Going to the Races

Saturday, January 10, 2008 dawned cloudy and a bit chilly, with temperatures averaging about fifteen degrees, Farenheit – a little colder inland from the residual warmth of still partially-frozen Lake Superior. My wife Cheanne and I were up early because we were among the small army of mushing fans who donate time to help ensure that the many dogsled races around northern Michigan come off as smoothly as possible each winter. (The term "mush" derives from the French word "marche" – "to march.").

Our task today was to man one of the checkpoints where the 63-mile race’s course made a short dogleg onto remote County Road 510, about 20 miles from the starting gates. As with every race, there would be volunteers posted at each road crossing and at points where a musher might get misdirected (it’s not uncommon for drivers to get onto a wrong trail in the vast forests of the Upper Peninsula). We were there to record the time when each contestant passed, and to make certain they all turned in the right direction. We’d be outside all day in temperatures that wouldn’t reach 25 degrees farenheit, so we ate a good breakfast and dressed warmly.

We arrived at the Rainbow Lodge, where the races would begin, under a sky filled with dense gray clouds that were driven across it by a subzero wind. It was always breezy here at the starting gates, between Hemingway’s Two-Hearted River and the the shore of Lake Superior, and on this frigid morning everyone was bundled up warmly. Heavily gloved and mittened hands wrapped around steaming cups of coffee and cocoa, and every exhaled breath created a small wispy cloud in front of its owner’s face. It didn’t seem to be a place where hundreds of people would congregate to have a great time, but here they were, people from every age group and a multitude of occupations, gathered to do just that.

In fact, there were six races being held today; first to start was the longest, the 63-mile 12-dog Pro – the one Cheanne and I would be working. Next was the 42-mile 8-dog Pro, then the 28-mile 6-dog Sportsman, and the 8-mile 4-dog Sportsman. Finally, there was the 4-mile 2- or 3-dog Youth class, and the 8-mile 1- or 2-dog Skijoring event. With a combined purse of only $7,500 for both Pro classes, none of the the mushers was there for the prize money. Like every dogsled race, from the legendary Iditarod to the Mackinaw Mush, even the winning-est teams and drivers knew they had no chance of recouping the money they’d spent just getting there. The dogs don’t stop eating in summer, nor can a serious contender stop training his quadruped athletes just because there’s no snow. Yet these racers – and their huskies – are every bit as competitive as any driver in NASCAR, even if companies like Pepsi and Kodak haven’t yet taken an interest in putting their logos onto a dogsled.

So why do they do it, these mushers and the huskies who thrive on pulling them fast through rugged wilderness in temperatures that some would describe as brutally cold? They do it for love of the sport – and that isn’t merely a worn-out cliche’ when it comes to dogsled racing. These dogs are bred for what they do, and you need only to see them leaping enthusiastically into the air at the starting gate to understand that they live to race as much as any thoroughbred horse.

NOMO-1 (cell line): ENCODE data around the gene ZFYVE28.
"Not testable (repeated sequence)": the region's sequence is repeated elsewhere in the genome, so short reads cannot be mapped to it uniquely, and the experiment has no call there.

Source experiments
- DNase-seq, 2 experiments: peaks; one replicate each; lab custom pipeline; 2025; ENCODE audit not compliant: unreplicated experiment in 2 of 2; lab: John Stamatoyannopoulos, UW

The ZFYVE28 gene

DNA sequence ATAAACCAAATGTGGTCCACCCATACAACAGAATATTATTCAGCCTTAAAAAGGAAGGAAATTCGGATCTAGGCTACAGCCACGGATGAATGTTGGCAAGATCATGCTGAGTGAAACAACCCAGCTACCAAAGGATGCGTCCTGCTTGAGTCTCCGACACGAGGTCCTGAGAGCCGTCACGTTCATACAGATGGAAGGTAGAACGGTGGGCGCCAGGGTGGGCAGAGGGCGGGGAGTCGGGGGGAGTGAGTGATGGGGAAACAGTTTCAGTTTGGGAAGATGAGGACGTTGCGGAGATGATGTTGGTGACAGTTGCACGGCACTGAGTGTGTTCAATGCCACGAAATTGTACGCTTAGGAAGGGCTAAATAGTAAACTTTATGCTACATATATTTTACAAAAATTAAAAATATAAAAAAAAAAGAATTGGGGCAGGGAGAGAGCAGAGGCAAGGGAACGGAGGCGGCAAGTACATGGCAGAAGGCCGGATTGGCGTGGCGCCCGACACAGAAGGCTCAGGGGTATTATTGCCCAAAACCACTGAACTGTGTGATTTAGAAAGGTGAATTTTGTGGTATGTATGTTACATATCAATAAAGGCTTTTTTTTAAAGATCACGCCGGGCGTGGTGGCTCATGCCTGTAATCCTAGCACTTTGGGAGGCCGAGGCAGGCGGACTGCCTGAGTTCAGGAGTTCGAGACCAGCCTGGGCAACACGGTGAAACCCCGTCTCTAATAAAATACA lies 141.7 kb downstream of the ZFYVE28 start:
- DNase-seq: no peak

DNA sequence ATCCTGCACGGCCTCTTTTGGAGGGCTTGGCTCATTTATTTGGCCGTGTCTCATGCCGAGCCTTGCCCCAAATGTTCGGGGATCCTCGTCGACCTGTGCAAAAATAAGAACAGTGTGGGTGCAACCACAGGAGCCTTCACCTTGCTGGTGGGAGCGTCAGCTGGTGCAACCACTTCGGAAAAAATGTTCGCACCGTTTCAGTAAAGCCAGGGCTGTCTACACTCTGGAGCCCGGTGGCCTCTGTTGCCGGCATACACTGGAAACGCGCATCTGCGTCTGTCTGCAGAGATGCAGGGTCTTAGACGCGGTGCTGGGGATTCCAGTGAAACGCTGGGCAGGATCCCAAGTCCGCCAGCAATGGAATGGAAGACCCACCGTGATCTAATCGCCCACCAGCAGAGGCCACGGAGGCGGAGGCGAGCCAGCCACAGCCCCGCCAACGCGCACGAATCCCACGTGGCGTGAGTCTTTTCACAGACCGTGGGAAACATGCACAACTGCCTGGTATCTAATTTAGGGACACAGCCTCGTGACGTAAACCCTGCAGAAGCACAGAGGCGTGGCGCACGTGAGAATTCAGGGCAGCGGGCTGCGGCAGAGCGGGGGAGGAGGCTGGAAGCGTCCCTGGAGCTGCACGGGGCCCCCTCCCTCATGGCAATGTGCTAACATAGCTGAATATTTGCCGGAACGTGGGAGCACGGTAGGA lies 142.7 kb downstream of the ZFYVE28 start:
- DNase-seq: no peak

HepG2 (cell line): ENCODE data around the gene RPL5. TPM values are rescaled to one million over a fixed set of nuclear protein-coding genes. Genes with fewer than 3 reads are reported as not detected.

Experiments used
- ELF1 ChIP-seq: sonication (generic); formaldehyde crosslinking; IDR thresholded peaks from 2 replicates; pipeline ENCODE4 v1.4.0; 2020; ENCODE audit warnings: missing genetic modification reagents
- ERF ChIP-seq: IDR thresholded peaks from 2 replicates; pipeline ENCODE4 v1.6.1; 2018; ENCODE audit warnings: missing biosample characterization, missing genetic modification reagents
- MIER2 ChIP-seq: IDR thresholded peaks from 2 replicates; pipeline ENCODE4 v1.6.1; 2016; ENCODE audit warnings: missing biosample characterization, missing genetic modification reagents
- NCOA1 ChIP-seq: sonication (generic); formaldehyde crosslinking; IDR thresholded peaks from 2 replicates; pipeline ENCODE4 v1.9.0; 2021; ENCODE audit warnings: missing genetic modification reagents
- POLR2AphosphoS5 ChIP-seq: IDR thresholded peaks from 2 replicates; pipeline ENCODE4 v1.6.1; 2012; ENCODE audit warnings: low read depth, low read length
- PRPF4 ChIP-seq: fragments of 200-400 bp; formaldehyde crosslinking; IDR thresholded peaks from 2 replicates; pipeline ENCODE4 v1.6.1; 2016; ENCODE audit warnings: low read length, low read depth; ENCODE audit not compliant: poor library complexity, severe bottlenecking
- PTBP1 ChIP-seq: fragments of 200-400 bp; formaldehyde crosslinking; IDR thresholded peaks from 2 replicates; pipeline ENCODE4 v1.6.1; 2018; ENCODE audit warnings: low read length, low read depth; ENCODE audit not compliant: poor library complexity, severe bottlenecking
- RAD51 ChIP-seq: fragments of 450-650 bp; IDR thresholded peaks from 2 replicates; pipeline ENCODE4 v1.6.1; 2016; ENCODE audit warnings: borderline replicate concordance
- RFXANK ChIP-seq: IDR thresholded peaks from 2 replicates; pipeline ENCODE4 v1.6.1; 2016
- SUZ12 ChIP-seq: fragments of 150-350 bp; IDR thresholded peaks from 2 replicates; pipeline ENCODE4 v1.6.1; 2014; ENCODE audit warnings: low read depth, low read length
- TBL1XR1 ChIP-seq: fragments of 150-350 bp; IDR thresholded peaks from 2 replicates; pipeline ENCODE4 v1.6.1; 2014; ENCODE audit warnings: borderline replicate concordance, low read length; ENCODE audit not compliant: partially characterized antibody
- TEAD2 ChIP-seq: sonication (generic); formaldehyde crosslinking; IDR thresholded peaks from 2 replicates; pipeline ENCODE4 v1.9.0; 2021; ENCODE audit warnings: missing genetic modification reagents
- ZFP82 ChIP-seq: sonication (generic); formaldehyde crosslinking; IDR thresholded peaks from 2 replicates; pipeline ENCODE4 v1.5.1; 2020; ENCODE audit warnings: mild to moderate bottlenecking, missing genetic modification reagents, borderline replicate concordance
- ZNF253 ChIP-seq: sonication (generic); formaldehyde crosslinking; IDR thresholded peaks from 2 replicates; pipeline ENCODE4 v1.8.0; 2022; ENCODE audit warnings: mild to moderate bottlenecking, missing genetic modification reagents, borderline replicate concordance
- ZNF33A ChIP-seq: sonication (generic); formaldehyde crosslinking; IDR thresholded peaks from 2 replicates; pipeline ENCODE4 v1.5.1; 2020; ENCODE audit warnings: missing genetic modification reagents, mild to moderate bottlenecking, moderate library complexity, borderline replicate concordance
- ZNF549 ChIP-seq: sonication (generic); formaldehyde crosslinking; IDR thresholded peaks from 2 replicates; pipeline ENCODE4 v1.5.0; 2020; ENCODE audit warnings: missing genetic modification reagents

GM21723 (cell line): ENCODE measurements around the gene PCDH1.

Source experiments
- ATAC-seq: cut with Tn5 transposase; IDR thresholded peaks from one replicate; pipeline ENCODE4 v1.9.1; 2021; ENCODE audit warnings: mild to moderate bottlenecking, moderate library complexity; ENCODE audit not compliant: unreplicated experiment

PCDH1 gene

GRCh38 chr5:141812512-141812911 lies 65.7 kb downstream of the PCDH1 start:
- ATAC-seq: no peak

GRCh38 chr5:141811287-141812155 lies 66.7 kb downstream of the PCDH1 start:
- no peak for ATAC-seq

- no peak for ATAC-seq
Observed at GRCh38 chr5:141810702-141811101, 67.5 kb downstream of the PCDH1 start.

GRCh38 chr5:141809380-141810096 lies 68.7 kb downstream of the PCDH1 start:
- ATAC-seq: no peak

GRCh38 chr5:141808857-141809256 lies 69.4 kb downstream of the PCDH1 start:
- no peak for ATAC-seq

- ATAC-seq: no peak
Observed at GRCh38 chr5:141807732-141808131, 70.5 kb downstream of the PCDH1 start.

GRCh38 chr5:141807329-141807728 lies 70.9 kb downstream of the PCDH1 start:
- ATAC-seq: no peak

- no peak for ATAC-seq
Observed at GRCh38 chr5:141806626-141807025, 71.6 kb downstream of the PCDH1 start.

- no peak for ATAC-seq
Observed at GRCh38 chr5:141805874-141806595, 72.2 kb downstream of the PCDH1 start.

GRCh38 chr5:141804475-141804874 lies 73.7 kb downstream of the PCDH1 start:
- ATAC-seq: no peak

And so do the mushers who drive those huskies. No human could love a piece of machinery so deeply as sled drivers adore the furry living engines that haul them at a flying pace through frozen forest. The feeling that goes with riding the runners of a speeding dogsled, hearing no sound but the shooshing of snow and the panting of dogs doing exactly what they want to be doing is nothing short of exhilarating. A driver becomes part of the team, and that’s a thrill that defies words, especially when experience polishes them all to almost perfect choreography, where the dogs know what to do and when to do it in unison. The driver knows when to lean, brake, or jump off the runners and push the sled from behind, and you’d think they were all connected telepathically. Watching a well honed team, a finely tuned sled, and a seasoned musher working together in harmony is like seeing a ballet on powder; it’s a beautiful thing to behold.

Maybe because it is such a profit-less labor of love, dogsled racing is one of the few spectator sports that fans can still watch without paying admission. Lack of a large purse doesn’t diminish the proud competitiveness of the racers, or the serious professionalism of race officials. The dogs are treated with even more concern than some human athletes, and the noise made by huskies who would choose being hitched to a sled over eating a rare beefsteak (that’s not an exaggeration) is sometimes deafening. The air fairly hums with excitement as everyone roots for their favorite team, because to these diehard fans every mushing race is a spectacular event.

As one of the snowiest places south of Canada, northern Michigan has become a nexus for mushers of all aspirations, from Sportsman-class sprint racers to the most dedicated Iditarod pro – in fact the "U.P. 200" race is a qualifier for the Iditarod. If you’d like to attend one of the numerous races held throughout northern Michigan, check out the following internet links:

International Sled Dog Racing Association
Tahquamenon Country Sled Dog Race
U.P. 200 Sled Dog Race

Len McDougall is author of multiple books including:

The Encyclopedia of Tracks & Scats; The Log Cabin: An Adventure in Self Reliance, Individualism, and Cabin Building; The Field & Stream Wilderness Survival Handbook; The Complete Tracker; Practical Outdoor Projects; Practical Outdoor Survival; The Snowshoe Handbook; The Outdoors Almanac; Made for the Outdoors

He is also a Wilderness Guide/Survival Instructor for Timberwolf Wilderness Adventures, Paradise, Michigan USA 

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